On the reliability of Scent Detection K9 Teams

A few weeks ago a customer challenged me on the reliability of bed bug dogs citing what she described as an “EPA study”.  When I asked her to provide me a reference to the information she was basing her ideas on, she said she would email me a link to it but never did.

Yesterday, I heard a colleague describe canine scent detection as unreliable, and when I challenged him on it, he brought up the same old tired studies that K9 detractors like to use to justify their positions, so I thought it would be worth while explore these studies and describe how useful they are, and in some cases, are not, and why, so that my customers can be better informed on the subject, and so that my fellow detection dog handlers will have a link to an article they can share with someone who attempts to use one of these studies to justify their conclusions on the reliability and effectiveness of scent detection K9 teams.
If you are a professional K9 handler, if you are in charge of a professional K9 team, or if you are a consumer of the services of a professional K9 handler, it is important you understand what these studies really say, so that you’ll recognize when someone is trying to misrepresent the results of them.
98%
The first study I want to discuss is what most of us recognize as the 98% study.   This study conducted at Florida State university is why many dog handlers cite numbers like 97%, 97.5%, and 98% when describing the effectiveness of their dogs.  The truth is they shouldn’t be doing that.  That study was conducted in laboratory conditions, and is a great answer to the question “how effective can scent detection dogs be in controlled conditions” but it does a pretty poor job of indicating how effective our dogs can be in the field, as the conditions we encounter when we are working in the field are far from controlled, or even controllable.  You wont hear me quoting those numbers to customers, you shouldn’t hear anyone quoting those numbers to customers, because that study does not give an accurate picture of the reliability of K9 teams working in the field.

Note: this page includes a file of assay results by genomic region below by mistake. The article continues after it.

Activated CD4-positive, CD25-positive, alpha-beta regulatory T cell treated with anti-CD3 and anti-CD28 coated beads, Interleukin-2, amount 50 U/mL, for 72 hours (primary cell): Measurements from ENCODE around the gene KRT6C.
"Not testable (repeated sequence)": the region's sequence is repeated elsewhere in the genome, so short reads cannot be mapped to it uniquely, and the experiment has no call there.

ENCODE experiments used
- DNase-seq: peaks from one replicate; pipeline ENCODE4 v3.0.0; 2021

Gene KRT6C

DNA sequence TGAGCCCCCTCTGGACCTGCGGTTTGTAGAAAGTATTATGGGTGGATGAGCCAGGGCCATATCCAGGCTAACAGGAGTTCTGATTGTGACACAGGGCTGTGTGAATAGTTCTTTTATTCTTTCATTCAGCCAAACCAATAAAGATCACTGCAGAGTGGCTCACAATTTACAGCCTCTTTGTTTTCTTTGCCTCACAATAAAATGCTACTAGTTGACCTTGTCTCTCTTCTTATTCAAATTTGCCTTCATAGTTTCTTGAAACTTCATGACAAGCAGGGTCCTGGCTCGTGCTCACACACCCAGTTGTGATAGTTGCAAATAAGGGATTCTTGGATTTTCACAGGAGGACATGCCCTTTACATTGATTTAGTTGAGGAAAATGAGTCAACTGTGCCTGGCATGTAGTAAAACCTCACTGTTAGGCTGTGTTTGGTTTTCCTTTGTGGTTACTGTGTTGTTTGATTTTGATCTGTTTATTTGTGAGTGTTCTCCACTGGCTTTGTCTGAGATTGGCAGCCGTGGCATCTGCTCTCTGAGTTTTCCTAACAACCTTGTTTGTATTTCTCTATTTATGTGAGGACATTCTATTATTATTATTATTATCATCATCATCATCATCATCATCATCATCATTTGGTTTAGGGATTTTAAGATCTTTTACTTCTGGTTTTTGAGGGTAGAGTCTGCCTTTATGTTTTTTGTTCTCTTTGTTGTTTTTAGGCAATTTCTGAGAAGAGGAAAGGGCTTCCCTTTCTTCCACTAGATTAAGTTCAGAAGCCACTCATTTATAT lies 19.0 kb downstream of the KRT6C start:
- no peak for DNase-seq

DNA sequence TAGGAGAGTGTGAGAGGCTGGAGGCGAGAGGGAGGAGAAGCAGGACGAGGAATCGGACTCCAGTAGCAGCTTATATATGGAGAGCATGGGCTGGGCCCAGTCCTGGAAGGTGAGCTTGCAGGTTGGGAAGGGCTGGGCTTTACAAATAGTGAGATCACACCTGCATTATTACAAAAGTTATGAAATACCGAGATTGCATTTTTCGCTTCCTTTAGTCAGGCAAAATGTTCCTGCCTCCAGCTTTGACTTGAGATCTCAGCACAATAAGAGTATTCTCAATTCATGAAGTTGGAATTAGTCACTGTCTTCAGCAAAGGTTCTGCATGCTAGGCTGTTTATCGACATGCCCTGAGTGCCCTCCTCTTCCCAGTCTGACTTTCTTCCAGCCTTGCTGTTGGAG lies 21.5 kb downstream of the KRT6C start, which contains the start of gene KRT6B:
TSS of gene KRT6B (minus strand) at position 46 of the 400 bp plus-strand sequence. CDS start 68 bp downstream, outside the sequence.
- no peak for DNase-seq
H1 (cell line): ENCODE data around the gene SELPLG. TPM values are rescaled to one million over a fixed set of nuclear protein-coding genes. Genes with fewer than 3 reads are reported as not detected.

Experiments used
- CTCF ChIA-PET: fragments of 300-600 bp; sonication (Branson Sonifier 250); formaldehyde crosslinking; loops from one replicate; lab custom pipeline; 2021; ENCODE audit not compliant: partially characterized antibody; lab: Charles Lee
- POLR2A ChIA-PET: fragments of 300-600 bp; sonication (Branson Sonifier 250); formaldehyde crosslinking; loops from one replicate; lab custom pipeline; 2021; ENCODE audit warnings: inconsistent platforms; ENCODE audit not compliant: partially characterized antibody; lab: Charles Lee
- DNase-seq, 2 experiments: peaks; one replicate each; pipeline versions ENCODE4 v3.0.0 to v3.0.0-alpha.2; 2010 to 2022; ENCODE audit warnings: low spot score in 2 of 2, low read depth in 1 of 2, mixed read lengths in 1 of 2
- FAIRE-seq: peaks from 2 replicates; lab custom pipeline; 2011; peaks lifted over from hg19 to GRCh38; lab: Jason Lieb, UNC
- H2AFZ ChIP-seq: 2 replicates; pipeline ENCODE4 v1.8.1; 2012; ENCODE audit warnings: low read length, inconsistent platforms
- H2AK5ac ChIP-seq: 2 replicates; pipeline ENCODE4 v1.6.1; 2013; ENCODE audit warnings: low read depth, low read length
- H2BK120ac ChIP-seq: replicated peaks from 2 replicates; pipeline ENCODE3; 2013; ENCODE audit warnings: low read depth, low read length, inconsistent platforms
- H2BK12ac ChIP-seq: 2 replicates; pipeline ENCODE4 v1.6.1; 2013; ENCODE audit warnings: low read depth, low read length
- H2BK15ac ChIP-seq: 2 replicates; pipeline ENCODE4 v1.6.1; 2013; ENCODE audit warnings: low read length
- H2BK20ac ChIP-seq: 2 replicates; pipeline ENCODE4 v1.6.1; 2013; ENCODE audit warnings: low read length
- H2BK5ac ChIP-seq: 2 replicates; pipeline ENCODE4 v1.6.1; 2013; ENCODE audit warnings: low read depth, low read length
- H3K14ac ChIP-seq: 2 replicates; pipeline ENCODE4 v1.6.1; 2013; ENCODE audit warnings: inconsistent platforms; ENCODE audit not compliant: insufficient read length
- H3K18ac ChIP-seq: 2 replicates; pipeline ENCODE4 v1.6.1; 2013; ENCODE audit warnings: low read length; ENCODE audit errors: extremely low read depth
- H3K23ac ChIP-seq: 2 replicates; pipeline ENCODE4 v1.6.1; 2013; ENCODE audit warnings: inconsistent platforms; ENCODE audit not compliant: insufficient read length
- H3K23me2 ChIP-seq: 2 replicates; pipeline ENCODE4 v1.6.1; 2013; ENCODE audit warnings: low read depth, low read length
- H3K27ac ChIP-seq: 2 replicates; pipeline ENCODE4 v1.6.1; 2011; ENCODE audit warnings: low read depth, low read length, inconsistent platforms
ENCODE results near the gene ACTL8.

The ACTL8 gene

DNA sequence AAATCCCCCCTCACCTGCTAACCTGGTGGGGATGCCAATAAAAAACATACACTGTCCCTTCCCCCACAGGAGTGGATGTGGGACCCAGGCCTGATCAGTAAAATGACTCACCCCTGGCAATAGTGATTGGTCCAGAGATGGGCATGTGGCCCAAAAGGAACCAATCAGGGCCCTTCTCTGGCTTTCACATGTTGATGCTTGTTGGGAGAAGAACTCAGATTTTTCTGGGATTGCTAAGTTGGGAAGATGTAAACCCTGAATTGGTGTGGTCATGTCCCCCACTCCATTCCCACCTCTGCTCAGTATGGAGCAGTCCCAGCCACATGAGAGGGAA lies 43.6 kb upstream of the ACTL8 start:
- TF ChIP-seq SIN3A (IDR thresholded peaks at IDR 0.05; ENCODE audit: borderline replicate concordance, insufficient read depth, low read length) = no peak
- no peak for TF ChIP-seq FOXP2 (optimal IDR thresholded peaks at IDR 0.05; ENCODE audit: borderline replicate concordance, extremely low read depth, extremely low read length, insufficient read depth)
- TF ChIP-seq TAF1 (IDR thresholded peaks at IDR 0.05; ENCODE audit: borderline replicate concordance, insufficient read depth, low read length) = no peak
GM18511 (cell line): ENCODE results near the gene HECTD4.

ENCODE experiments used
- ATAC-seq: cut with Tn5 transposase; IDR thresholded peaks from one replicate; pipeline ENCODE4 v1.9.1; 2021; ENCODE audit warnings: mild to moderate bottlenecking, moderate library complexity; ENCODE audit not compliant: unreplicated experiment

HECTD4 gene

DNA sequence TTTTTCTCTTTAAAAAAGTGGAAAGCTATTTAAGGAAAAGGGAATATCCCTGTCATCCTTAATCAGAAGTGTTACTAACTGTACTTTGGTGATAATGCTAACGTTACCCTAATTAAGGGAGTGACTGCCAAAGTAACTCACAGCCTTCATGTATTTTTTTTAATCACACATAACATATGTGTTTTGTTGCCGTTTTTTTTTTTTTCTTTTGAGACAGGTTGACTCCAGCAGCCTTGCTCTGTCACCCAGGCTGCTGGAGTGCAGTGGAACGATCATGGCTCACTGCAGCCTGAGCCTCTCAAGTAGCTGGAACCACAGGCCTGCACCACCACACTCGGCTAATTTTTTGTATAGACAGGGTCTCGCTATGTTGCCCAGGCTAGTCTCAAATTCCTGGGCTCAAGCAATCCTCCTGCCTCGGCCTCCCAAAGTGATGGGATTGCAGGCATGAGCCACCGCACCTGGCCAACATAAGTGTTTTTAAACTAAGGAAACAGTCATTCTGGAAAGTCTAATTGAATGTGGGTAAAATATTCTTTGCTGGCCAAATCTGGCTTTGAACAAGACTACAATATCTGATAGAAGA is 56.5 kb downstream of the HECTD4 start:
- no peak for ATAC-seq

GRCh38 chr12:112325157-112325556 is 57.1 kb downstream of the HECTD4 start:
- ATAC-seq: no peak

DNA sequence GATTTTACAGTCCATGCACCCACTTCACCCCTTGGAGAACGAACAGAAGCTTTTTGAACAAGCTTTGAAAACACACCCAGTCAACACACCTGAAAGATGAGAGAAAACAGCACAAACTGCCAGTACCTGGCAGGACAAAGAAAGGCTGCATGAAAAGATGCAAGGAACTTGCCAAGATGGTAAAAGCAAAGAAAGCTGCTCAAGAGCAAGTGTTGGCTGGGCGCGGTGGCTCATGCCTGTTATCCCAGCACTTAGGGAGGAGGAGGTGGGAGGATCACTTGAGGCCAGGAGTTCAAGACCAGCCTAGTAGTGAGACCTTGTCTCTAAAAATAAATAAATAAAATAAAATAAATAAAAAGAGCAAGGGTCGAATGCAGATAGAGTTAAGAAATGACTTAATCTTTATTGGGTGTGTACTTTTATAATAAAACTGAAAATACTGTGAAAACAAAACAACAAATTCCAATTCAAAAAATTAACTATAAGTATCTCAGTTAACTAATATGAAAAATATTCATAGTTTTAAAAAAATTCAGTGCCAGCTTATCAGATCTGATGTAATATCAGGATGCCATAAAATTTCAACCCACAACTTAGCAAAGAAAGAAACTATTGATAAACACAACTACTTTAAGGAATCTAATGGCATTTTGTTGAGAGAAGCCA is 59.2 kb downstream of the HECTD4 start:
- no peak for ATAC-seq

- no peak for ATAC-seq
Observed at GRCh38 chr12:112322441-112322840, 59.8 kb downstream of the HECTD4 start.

The Rutgers Study:
This study is used to try to prove Scent Detection K9 teams are not reliable.  The colleague I mentioned earlier attempted to use this study to back up his position that “while K9 teams can be a powerful tool in some circumstances, overall they are generally unreliable.”  The problem with using this study to prove that position is that the K9 teams involved were not properly selected.  Please allow me to explain…
The study seems to try to answer the question “How accurate (in terms of percentage) can Scent Detection K9 Teams be in the field?  There are several problems with the way the researches went about attempting to find an answer to that questions.
1.  Participant selection:  Imagine for a moment, you wanted to conduct a test to see how fast a human can run.  What kind of criteria would you use to govern the selection of the participants?  Certainly the results of the experiment would vary widely depending on the selection of the participants.  Imagine if they selected me to participate in the experiment instead of Jesse Owens.  If the goal was to test how fast a person could run, would it make more sense to use me as a participant or Jesse Owens?
If the goal of your study is to determine how reliable/accurate a dog team can be, would you select some random unknown dog team to participate in the study, or would you select the “Jesse Owens” of dog teams?
I don’t know why Mr. Cooper and Mr. Wang didn’t create a system for properly selecting K9 teams to participate that are known for excellent results, and I will not speculate on their motives.  What I do know is the criteria they used for selecting the participating teams was unsatisfactory, therefore the study is unable to answer the question that most people attempt to use it to answer.